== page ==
Top 15 Films of 2022 – Allen’s Picks
How well do we know our loved ones? Do we see them for who they really are? Do they see us as well? Charlotte Wells’ Aftersun (2022) is an unforgettable film about a person trying to reconcile the bonds of their family. Paul Mescal and Frankie Corio play a father and daughter who whisk away on vacation to an oceanside resort. However, things are not how they initially seem. Weaving flashbacks, home video recordings, and dreamlike sequences, Wells builds a collage of memories between these two characters. Each moment is a piece to a bigger puzzle, revealing a story of joy, heartbreak, and sadness. How a person presents themselves to the world could be the opposite of how they are behind closed doors. Wells does not explicitly say what is happening. Instead, she allows us to fill in the blanks, to put ourselves next to these people and walk by them for a short amount of time. I was moved by the film, in the love and compassion of its characters, and in this one brief period where all they needed in the world was each other.
Writer/director Martin McDonagh has returned with his best work since In Bruges (2008). The Banshees of Inisherin (2022) is a pitch-black comedy-drama about friendship, loneliness, aging, and the eternal question over “What it all means.” He takes a bizarre premise – the falling out of two lifelong friends – and creates a story about legacy and kindness. Is it worth being remembered if it means being unkind to those who care about you? The film features some of the best dialogue of the year. When lines aren’t flat out funny, they hit with a macabre poetry. Characters speak plainly, sometimes abrasively, but the conversations have so much rhythm and style that we cling to every word. All members of the cast are in top form, including Brendan Gleeson, Kerry Condon, Barry Keoghan, and especially Colin Farrell (who caps an incredible and diverse year of work). The cast and crew pull off an extraordinary feat – as things get more desperate, the more interesting the story becomes. It’s a rollercoaster ride of emotions trapped inside an existential crisis.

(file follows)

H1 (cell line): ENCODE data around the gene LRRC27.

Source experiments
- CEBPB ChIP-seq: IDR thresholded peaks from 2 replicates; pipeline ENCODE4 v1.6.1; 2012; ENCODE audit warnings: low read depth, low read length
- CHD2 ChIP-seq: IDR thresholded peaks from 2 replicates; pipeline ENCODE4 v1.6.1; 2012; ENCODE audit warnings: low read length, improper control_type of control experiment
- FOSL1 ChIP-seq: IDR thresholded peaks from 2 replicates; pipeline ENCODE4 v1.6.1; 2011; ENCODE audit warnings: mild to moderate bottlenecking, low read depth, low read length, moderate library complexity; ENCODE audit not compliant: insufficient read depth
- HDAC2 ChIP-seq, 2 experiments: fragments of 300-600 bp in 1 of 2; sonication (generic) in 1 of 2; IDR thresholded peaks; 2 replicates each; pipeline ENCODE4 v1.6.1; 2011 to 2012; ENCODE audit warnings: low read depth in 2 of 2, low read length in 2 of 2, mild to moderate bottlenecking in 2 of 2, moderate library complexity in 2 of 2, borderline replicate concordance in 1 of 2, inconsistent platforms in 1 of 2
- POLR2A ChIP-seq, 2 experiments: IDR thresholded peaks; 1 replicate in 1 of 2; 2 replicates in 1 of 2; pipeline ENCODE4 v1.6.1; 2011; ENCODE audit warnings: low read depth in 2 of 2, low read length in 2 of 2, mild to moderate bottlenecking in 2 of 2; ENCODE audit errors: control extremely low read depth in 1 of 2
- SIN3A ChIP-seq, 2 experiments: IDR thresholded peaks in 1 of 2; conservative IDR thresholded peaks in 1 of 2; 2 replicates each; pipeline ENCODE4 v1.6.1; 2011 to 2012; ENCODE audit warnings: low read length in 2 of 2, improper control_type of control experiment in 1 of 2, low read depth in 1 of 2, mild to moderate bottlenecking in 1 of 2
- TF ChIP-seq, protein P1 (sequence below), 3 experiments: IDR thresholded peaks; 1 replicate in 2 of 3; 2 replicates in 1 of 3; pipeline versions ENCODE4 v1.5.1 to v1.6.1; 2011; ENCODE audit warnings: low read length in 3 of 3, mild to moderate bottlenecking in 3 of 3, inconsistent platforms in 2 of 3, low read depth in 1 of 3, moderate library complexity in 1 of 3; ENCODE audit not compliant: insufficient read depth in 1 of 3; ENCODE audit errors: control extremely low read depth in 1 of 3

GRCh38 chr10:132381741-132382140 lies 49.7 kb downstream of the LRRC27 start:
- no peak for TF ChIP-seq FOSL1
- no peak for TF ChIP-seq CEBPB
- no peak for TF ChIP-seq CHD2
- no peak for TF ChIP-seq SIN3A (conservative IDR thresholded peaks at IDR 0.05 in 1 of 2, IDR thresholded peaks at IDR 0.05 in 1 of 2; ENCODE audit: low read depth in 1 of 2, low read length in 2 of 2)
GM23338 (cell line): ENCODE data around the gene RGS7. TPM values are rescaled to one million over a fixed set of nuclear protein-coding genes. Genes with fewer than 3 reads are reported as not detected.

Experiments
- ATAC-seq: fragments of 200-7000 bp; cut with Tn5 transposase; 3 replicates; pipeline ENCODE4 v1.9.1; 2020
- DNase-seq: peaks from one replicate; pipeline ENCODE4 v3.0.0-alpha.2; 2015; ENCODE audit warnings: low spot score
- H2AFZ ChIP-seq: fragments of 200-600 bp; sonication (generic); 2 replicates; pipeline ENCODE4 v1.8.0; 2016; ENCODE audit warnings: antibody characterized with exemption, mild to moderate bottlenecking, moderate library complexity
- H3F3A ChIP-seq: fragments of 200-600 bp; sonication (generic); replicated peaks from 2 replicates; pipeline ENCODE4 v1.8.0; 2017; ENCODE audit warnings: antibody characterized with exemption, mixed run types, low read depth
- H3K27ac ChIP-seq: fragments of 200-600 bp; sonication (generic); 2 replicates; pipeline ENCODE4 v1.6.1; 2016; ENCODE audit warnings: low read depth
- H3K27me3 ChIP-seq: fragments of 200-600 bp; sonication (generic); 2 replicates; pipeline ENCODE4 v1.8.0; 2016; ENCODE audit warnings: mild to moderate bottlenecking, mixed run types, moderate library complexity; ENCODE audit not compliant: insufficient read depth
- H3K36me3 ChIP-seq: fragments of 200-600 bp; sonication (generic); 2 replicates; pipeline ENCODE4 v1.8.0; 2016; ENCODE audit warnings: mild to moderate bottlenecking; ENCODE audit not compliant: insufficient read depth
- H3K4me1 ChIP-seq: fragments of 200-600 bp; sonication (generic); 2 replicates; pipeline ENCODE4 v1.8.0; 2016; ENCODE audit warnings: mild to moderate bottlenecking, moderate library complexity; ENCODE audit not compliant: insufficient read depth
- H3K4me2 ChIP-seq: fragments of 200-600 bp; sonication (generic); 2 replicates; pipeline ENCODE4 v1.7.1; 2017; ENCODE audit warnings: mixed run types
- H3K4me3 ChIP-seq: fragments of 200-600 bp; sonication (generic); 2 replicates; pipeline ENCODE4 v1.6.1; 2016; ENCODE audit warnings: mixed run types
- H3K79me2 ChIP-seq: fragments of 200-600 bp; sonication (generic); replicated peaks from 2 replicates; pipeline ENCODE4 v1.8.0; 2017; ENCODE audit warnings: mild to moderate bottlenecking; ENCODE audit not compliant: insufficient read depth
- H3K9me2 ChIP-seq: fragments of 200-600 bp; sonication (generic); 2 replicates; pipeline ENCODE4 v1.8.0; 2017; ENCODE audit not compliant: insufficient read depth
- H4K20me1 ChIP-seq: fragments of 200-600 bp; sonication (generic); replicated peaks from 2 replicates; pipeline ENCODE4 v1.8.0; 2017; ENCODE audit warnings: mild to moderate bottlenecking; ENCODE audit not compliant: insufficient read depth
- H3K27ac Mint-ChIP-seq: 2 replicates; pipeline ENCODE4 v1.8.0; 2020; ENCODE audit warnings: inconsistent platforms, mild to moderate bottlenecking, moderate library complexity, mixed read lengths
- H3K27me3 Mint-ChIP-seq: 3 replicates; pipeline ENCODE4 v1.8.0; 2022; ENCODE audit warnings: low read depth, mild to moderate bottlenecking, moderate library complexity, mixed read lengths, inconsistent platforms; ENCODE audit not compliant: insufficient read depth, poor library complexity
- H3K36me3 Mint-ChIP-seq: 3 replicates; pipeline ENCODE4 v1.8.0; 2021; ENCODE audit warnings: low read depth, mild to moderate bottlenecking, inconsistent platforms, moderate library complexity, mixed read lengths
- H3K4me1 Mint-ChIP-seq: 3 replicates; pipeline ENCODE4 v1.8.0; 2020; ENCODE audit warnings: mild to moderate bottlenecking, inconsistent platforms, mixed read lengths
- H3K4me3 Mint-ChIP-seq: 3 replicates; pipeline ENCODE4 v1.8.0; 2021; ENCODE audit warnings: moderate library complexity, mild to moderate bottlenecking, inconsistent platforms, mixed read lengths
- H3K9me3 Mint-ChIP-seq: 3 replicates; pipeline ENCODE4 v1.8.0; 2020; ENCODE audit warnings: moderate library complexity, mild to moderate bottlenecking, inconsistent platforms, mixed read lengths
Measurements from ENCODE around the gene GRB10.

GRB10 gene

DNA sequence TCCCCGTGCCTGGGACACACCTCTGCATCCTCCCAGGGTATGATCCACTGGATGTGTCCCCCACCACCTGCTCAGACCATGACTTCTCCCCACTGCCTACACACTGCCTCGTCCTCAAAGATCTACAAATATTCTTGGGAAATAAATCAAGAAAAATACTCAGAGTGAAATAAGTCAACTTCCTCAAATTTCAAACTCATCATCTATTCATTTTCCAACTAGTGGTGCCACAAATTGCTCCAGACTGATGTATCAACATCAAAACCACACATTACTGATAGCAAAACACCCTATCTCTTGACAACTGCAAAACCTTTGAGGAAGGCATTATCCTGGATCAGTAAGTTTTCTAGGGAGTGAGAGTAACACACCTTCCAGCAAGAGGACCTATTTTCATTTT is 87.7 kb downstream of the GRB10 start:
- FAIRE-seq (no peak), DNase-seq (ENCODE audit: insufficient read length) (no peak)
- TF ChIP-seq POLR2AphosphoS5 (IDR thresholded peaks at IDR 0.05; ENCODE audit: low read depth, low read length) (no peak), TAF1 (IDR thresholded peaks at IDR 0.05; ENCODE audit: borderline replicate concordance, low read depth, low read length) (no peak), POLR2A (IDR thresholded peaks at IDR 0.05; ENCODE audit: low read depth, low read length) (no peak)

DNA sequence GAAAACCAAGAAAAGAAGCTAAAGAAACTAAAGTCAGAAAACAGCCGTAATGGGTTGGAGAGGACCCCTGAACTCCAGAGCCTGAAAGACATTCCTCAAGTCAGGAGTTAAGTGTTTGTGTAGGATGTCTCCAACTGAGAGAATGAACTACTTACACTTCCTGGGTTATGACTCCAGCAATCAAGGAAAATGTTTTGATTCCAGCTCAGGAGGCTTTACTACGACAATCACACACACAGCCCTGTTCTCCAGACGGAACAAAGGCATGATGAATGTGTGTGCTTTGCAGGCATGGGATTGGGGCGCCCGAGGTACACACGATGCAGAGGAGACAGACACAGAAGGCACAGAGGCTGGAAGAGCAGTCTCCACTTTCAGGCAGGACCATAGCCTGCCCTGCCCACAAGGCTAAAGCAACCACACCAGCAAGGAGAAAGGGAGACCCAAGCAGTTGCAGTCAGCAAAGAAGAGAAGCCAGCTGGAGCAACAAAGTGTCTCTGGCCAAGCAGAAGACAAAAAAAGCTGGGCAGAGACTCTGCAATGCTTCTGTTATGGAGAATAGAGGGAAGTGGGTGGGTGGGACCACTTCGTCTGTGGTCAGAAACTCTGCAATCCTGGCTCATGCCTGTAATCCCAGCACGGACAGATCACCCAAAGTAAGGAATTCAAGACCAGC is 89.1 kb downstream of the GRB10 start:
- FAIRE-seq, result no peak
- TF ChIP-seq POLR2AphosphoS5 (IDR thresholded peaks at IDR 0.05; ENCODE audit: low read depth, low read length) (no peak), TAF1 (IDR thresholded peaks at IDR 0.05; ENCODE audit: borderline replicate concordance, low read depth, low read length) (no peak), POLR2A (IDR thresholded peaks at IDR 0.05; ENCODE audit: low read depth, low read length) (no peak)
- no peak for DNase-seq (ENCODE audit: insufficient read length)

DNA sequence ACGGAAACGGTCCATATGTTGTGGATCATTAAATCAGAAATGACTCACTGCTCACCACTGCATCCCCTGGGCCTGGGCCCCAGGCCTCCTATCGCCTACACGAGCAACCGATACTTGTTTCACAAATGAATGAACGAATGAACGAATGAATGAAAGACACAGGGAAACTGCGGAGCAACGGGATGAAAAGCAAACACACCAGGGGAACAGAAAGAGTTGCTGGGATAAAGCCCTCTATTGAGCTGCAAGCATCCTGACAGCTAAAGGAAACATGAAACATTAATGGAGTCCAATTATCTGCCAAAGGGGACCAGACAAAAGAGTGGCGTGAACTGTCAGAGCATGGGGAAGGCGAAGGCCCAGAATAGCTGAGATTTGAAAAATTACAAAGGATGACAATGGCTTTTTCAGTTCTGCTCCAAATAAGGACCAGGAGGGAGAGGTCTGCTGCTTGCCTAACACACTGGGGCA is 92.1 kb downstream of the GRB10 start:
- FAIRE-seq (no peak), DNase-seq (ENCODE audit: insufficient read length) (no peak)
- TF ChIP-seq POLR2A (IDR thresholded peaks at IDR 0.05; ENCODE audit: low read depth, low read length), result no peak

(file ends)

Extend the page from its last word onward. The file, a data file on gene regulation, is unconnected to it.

No other film in 2022 is as bombastic, creative, or unapologetic as Dan Kwan and Daniel Scheinert’s Everything Everywhere All at Once (2022). It is such an inventive and high-octane experience that trying to describe it in a few words is near impossible. In their approach, “The Daniels” don’t abide by any set of cinematic rules. In fact, it feels like they are making the rules up as they go along – completely willing to go as ridiculous or as sincere as humanely possible. But in the middle of it all is a beating heart, a story of kindness and understanding that is so perfectly realized that it leaves us in tears.
None of that could have worked without a cast willing to dive into the material with full conviction. Michelle Yeoh, Ke Huy Quan, Stephanie Hsu, Jamie Lee Curtis, and many others headline this story of multiverses, supervillains, hot dog fingers, and the fate of all reality. And yet, every choice felt right – every action and line of dialogue stayed true to the characters. Yes, they are in a fantastical world where just about anything can happen, but their motivations and desires grounded them as flesh and blood humans. Despite going in some weird places (an understatement), the narrative never loses its way in terms of theme or messaging.
The beauty of the film is in its acceptance of people from all walks of life. It reaches out to the weirdos and outcasts – to those that live on the fringes or feel like they don’t have a place they belong. It tells them that they have value, that they do have a place to call their own, and that their existence can make the world a better place. These are big, sweeping ideas, but given the title should we expect anything less? It is that boldness and highwire spirit that makes Everything Everywhere All at Once the best film of the year.